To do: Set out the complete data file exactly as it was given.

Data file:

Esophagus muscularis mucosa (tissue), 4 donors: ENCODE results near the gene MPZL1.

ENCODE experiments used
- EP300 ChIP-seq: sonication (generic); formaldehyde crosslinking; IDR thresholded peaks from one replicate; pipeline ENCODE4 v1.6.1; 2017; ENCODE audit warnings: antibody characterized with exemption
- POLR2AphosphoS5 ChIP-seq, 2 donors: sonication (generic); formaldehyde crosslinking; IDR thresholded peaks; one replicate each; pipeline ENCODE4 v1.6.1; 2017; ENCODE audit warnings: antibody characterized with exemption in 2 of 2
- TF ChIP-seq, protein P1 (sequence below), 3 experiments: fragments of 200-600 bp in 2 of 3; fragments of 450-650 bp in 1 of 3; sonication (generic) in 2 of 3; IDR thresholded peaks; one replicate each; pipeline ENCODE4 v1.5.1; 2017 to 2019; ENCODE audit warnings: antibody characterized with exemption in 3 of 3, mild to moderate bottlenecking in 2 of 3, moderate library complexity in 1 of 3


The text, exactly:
Esophagus muscularis mucosa (tissue), 4 donors: ENCODE results near the gene MPZL1.

ENCODE experiments used
- EP300 ChIP-seq: sonication (generic); formaldehyde crosslinking; IDR thresholded peaks from one replicate; pipeline ENCODE4 v1.6.1; 2017; ENCODE audit warnings: antibody characterized with exemption
- POLR2AphosphoS5 ChIP-seq, 2 donors: sonication (generic); formaldehyde crosslinking; IDR thresholded peaks; one replicate each; pipeline ENCODE4 v1.6.1; 2017; ENCODE audit warnings: antibody characterized with exemption in 2 of 2
- TF ChIP-seq, protein P1 (sequence below), 3 experiments: fragments of 200-600 bp in 2 of 3; fragments of 450-650 bp in 1 of 3; sonication (generic) in 2 of 3; IDR thresholded peaks; one replicate each; pipeline ENCODE4 v1.5.1; 2017 to 2019; ENCODE audit warnings: antibody characterized with exemption in 3 of 3, mild to moderate bottlenecking in 2 of 3, moderate library complexity in 1 of 3